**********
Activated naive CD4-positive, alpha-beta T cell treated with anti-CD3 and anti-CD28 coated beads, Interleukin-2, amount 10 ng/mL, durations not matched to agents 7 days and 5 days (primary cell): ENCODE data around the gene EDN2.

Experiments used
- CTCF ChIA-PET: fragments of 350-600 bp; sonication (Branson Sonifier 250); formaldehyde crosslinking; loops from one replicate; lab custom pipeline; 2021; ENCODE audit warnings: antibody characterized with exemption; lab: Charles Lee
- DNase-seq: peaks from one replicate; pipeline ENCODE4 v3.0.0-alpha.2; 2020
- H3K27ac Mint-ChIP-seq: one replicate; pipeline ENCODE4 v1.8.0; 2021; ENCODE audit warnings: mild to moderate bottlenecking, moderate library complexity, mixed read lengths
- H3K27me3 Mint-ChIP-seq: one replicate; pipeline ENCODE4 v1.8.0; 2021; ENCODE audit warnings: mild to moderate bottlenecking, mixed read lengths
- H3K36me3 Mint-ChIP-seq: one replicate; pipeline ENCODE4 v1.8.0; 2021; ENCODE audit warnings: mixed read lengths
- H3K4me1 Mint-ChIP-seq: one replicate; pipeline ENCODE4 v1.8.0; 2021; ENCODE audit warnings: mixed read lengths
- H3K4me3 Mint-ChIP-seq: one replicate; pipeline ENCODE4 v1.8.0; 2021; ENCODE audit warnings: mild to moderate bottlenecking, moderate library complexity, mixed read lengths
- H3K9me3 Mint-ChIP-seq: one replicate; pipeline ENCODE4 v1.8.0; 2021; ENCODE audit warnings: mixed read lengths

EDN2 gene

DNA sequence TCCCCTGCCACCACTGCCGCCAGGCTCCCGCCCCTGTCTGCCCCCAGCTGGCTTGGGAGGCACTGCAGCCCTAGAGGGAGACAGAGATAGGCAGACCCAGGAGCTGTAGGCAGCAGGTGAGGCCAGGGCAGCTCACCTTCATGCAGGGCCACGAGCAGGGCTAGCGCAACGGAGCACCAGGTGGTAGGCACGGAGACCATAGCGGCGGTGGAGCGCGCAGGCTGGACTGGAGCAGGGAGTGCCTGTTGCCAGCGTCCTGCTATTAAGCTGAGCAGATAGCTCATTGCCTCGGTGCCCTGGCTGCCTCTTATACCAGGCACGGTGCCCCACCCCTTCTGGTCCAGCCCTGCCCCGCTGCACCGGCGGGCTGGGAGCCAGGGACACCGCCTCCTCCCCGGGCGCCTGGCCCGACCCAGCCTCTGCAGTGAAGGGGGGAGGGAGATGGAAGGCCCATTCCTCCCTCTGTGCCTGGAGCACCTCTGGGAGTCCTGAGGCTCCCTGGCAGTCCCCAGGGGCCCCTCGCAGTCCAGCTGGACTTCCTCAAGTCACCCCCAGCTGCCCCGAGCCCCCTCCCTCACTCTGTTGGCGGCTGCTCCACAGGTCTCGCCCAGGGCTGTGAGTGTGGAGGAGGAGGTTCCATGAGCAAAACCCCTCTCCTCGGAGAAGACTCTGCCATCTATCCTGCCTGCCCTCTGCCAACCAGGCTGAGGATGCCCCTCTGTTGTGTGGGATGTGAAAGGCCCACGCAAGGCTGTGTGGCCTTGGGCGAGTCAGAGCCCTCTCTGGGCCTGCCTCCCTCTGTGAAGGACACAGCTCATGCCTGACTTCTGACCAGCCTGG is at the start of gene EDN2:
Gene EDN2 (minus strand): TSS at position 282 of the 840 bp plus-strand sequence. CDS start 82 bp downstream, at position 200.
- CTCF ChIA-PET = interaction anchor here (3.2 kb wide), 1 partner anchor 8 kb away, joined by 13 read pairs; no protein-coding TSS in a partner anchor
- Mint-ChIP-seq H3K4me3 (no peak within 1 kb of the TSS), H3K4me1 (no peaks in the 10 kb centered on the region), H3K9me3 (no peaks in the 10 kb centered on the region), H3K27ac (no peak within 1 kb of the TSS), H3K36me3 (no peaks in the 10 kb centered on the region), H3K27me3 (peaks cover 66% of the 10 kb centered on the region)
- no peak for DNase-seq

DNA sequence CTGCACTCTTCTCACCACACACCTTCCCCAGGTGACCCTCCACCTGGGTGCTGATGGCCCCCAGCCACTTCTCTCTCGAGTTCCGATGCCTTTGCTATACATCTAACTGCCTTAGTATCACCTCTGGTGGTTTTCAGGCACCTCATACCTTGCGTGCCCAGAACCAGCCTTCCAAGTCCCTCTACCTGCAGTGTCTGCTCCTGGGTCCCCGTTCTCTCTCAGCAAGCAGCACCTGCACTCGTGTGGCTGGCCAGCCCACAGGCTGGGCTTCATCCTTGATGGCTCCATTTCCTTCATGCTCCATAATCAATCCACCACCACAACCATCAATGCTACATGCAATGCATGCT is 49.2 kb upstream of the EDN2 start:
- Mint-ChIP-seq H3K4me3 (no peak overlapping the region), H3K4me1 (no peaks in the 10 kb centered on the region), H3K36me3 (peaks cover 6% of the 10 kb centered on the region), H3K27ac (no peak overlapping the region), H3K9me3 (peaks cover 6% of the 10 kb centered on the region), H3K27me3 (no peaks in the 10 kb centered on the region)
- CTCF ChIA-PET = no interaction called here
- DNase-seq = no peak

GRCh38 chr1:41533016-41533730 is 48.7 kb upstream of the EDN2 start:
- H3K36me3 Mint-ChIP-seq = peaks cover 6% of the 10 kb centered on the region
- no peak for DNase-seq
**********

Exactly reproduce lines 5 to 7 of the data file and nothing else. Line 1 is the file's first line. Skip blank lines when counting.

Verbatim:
- H3K27ac Mint-ChIP-seq: one replicate; pipeline ENCODE4 v1.8.0; 2021; ENCODE audit warnings: mild to moderate bottlenecking, moderate library complexity, mixed read lengths
- H3K27me3 Mint-ChIP-seq: one replicate; pipeline ENCODE4 v1.8.0; 2021; ENCODE audit warnings: mild to moderate bottlenecking, mixed read lengths
- H3K36me3 Mint-ChIP-seq: one replicate; pipeline ENCODE4 v1.8.0; 2021; ENCODE audit warnings: mixed read lengths